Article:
• Obesity
  • Celiac Disease
  • Diabetes and Insulin Resistance
  • Acid Reflux and Stomach pH
  • Cataracts, Wrinkles, and the aging process
  • Heart Disease
  • Wheat’s effect on the brain
  • Acne, rashes and other skin problems
Note: I have reworded the actual chapter titles to reflect the contents.

Each chapter in this section includes footnotes to studies, as well as examples from Dr. Davis’ practice. Each topic is fully developed, and written in an easy-to-read style without excessive medical terminology (Dr. Davis explains the medical terms he does use).

Practical Application of Wheat Elimination

In the third section, Dr. Davis deconstructs the modern “eat healthy whole grains” advice. If you eliminate all wheat, do you end up with vitamin and mineral deficiency? Not if you follow his basic (and very easy) guidelines. Dr. Davis comments on the true effect of eliminating wheat:

Let me describe a typical person with wheat deficiency: slender, flat tummy, low triglycerides, high HDL (“good”) cholesterol, normal blood sugar, normal blood pressure, high energy, good sleep, normal bowel function.

William Davis, MD, Wheat Belly, (New York: Rodale Inc., 2011), 188.

The book devotes 37 pages to Dr. Davis’ simple method for eliminating wheat and replacing it with unlimited vegetables, raw nuts, grass fed beef, chicken and fish, and other whole, nutritious foods. He departs from the usual low carb / paleo prescription to warn about eating too much processed meat, with its chemical soup of seasoning, nitrates and other potentially harmful chemicals. And, a special note is made regarding the proliferation of “gluten free” products that substitute fructose and “chemical soup” in place of wheat that may still pose health risks. Instead, Dr. Davis provides a variety of great wheat free recipes to provide an insight into managing a diet without wheat, introducing wonderful variety and enjoying the journey.

My Conclusions

I am by nature a skeptical person, but my personal experience with low carb dieting led me to believe, long before I discovered Dr. Davis’ blog, that I may have a “hidden” wheat allergy. After suffering from painful GERD for over a decade, I noted a rapid decrease in symptoms when I started a low carb diet. My GERD does not return when I have the occasional indulgence of ice cream while on a cruise, but comes back with a vengeance when I consume wheat products. My personal experience is not scientific proof, of course, any more than the sidebar stories of dramatic cures are scientific proof in Wheat Belly.

I suspect I will still eat bacon and other processed meats, and I don’t share the enthusiasm for grass fed organic beef and free range chickens and eggs. But those quibbles aside, Dr. Davis’ clinical experience, supported by his scientific research as revealed in 16 pages of references, make a powerful argument that I find hard to refute.

It is easy to do your own experiment; there are no adverse health effects to eliminating wheat and eating according to Dr. Davis’ easy prescription. Two weeks is usually sufficient to notice differences in some conditions. I can heartily recommend Wheat Belly as a practical guide to seeing if you also have a “hidden” wheat allergy.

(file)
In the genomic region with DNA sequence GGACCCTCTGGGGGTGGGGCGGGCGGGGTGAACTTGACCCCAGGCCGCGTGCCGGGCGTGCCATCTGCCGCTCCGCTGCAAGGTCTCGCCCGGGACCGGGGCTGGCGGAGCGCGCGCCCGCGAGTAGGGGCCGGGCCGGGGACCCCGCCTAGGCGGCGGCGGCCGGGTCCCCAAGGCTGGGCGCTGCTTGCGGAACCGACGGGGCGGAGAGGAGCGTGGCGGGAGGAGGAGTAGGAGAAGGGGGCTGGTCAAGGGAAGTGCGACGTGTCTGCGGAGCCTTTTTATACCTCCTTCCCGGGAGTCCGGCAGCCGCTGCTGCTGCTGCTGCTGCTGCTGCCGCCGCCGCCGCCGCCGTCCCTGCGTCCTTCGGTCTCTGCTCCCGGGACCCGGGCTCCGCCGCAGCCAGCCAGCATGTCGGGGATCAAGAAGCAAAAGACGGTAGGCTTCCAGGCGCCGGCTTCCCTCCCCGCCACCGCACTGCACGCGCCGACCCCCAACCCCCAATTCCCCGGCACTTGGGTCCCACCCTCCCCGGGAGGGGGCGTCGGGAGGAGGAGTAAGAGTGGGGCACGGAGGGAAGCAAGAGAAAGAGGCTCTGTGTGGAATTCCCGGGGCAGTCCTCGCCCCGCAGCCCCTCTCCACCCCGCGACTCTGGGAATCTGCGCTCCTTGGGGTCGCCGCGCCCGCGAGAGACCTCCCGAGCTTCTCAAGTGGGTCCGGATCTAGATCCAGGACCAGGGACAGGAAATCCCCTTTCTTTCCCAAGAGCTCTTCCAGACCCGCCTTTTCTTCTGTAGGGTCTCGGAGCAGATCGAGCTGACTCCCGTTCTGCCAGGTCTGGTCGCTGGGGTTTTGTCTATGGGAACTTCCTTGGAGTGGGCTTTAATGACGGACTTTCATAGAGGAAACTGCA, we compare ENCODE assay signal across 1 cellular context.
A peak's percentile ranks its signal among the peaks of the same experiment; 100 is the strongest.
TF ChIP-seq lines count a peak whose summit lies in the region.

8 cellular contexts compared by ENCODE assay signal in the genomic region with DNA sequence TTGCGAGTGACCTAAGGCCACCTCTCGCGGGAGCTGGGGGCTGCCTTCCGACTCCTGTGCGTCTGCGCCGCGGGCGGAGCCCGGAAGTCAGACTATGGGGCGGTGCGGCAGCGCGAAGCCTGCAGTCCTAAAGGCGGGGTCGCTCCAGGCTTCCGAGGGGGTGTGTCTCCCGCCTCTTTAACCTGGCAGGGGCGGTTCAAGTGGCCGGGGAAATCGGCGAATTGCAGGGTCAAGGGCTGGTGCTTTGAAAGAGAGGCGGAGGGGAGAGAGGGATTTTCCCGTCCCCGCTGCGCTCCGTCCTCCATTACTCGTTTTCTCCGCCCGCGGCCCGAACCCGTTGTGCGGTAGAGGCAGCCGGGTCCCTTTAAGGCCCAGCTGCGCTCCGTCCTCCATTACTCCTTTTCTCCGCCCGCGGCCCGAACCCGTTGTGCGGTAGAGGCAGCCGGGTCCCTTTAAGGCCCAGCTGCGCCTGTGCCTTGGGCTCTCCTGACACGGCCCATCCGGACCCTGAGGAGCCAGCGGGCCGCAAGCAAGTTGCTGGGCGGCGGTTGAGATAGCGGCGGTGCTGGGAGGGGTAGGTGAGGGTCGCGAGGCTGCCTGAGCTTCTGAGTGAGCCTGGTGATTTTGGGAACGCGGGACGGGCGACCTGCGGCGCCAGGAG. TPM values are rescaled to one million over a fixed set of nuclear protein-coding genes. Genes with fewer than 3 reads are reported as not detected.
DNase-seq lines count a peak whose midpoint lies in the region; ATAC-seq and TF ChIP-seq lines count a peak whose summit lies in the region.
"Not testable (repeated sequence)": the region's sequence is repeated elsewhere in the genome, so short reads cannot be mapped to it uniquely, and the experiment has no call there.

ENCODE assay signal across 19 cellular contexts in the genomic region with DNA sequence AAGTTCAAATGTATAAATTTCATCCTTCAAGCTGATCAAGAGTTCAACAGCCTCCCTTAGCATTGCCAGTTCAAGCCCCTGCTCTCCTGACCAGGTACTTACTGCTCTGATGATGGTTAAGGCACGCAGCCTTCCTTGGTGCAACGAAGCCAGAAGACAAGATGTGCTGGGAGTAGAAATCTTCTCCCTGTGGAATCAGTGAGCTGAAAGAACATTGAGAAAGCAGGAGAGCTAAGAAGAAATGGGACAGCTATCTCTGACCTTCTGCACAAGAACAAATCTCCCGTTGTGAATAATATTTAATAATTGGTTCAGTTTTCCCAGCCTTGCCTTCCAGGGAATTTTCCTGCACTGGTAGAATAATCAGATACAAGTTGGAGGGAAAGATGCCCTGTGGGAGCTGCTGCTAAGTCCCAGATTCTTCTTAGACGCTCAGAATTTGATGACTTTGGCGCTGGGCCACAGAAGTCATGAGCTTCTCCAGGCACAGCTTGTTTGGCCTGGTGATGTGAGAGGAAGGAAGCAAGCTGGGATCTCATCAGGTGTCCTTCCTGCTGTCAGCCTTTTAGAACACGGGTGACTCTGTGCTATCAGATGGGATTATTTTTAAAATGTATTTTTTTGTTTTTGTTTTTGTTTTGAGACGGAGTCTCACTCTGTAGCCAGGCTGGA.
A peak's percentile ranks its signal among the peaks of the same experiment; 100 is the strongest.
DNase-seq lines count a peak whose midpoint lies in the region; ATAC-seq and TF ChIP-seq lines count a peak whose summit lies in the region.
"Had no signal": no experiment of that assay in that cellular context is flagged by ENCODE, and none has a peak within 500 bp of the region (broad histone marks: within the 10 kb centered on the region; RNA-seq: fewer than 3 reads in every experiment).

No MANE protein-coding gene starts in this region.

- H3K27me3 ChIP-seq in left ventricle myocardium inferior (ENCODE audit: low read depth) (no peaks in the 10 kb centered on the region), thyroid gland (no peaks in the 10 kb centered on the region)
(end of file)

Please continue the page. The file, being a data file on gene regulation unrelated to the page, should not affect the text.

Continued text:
Other Reviews:
Book Review: Wheat Belly, by Tom Naughton at Fathead.
Review: Wheat Belly by Dr.William Davis, by Dana Carpender at Hold the Toast.
Wheat Belly Book Review, by Joe Lindley at Stop Craving Sugar.

Dr. Davis’ Blogs:
Track Your Plaque / Heart Scan Blog
Wheat Belly Blog

Disclaimer: Dr. Davis provided a complimentary review copy of the book, but did not attach any editorial restrictions to the review.

Knockout: Low Carb vs. Low Fat

The New England Journal of Medicine noted the results of a study examining the best way to maintain weight loss:

We enrolled overweight adults from eight European countries who had lost at least 8% of their initial body weight with a 3.3-MJ (800-kcal) low-calorie diet. Participants were randomly assigned, in a two-by-two factorial design, to one of five ad libitum diets to prevent weight regain over a 26-week period:

  • a low-protein and low-glycemic-index diet
  • a low-protein and high-glycemic-index diet
  • a high-protein and low-glycemic-index diet
  • a high-protein and high-glycemic-index diet
  • or a control diet

Low carb diets generally fit into the two “low glycemic index” diets, with most low carbers getting toward the relative high end of protein.

One of the interesting facts about the study is that the low carb dieters adhered to the diet at a much greater rate than their counterparts; the study says about 26% of the dieters eating a low carb variant dropped out, compared to 37% who dropped out of the higher glycemic-index diets. And these were diets where the people could eat until satisfied, not adhere to a limit imposed by the study authors. You would think a diet that allowed you to eat foods rating higher on the gycemic-index would be easier, right?

Not so, and Dr. John Briffa notes the reason:

This helps to explain why individuals who adopt lower-carbohydrate approaches (generally low-GI and usually quite-rich in protein) find they’re less hungry, and eat less as a result. Never mind that – having worked with literally thousands of real people over 20 years I have become convinced that this way of eating really does, overall, trump others (e.g. low-calorie, low-fat) in terms of sustainable weight loss. And this is why it forms the basis of the advice I offered in my latest book Waist Disposal